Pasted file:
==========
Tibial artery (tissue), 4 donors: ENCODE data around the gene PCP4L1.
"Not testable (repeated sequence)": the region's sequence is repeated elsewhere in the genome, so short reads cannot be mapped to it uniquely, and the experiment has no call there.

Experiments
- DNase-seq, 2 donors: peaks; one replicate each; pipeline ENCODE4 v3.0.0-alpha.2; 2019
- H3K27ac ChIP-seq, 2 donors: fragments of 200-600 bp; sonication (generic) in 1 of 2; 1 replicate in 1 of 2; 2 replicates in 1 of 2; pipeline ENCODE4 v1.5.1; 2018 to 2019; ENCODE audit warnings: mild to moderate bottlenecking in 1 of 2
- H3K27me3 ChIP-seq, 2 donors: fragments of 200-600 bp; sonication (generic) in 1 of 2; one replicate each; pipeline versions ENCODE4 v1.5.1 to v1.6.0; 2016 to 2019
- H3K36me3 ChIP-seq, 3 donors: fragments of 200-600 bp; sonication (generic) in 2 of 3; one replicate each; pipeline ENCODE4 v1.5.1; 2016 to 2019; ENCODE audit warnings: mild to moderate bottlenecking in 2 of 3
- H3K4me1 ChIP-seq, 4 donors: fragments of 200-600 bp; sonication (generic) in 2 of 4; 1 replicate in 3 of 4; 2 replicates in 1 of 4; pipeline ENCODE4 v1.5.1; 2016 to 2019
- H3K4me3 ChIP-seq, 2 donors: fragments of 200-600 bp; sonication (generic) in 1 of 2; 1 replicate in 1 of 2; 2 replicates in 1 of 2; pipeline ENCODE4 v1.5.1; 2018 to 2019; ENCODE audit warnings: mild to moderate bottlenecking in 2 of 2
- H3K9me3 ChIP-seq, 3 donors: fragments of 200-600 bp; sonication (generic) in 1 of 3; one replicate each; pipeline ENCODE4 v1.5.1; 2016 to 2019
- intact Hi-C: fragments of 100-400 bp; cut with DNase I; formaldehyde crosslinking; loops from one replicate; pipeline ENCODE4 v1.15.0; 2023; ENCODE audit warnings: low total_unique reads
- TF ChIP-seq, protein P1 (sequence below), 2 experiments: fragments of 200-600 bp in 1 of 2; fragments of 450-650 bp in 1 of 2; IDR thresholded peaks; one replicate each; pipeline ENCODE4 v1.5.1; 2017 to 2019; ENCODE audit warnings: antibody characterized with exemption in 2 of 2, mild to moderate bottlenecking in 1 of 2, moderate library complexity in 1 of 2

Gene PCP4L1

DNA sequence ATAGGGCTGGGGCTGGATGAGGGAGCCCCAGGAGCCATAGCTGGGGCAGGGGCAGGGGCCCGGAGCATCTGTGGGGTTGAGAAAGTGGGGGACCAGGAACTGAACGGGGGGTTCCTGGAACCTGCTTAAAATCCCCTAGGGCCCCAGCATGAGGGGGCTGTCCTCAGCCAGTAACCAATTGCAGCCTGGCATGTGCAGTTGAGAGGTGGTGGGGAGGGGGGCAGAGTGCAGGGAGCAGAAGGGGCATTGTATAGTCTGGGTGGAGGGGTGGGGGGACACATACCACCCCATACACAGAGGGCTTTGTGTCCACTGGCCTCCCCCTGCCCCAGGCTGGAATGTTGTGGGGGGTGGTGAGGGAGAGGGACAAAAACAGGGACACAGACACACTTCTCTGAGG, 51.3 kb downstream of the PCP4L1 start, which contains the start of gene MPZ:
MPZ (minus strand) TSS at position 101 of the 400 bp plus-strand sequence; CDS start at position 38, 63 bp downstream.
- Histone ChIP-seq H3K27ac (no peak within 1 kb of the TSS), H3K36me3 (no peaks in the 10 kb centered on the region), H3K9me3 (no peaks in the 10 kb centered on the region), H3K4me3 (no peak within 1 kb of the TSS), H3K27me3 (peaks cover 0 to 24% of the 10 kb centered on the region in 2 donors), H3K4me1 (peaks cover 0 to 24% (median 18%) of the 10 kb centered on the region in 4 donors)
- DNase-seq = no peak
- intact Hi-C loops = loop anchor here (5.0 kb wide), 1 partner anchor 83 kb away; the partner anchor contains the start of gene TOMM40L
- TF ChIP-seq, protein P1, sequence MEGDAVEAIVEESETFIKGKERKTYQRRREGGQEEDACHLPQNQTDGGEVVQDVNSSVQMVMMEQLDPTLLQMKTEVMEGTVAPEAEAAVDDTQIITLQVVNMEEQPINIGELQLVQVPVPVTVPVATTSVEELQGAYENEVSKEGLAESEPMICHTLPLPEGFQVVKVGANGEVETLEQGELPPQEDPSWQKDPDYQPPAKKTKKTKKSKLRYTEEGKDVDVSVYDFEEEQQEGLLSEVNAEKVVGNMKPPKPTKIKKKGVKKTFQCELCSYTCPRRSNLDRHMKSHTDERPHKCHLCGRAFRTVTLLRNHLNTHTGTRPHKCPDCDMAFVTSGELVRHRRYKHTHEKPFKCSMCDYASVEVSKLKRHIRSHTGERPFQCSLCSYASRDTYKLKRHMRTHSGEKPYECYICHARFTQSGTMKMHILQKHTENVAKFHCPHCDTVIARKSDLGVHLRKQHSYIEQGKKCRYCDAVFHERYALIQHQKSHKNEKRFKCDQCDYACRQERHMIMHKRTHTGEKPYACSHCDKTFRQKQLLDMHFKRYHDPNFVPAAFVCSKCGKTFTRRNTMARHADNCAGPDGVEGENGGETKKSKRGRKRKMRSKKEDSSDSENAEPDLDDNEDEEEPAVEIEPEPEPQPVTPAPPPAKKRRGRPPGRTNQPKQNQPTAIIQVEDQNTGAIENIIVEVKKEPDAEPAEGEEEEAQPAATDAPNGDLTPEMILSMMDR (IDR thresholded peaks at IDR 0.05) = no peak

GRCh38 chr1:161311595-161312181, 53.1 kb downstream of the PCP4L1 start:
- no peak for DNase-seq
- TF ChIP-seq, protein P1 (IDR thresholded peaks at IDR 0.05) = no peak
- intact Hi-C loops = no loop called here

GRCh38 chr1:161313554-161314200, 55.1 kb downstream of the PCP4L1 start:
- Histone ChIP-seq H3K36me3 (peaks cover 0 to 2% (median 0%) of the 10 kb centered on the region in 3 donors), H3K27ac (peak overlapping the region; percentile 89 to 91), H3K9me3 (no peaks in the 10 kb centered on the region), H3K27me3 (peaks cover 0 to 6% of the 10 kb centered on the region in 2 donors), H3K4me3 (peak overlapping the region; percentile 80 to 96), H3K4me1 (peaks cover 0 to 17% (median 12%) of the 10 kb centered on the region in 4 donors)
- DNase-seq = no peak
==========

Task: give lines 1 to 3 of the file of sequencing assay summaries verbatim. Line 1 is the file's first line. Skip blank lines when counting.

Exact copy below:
Tibial artery (tissue), 4 donors: ENCODE data around the gene PCP4L1.
"Not testable (repeated sequence)": the region's sequence is repeated elsewhere in the genome, so short reads cannot be mapped to it uniquely, and the experiment has no call there.

Experiments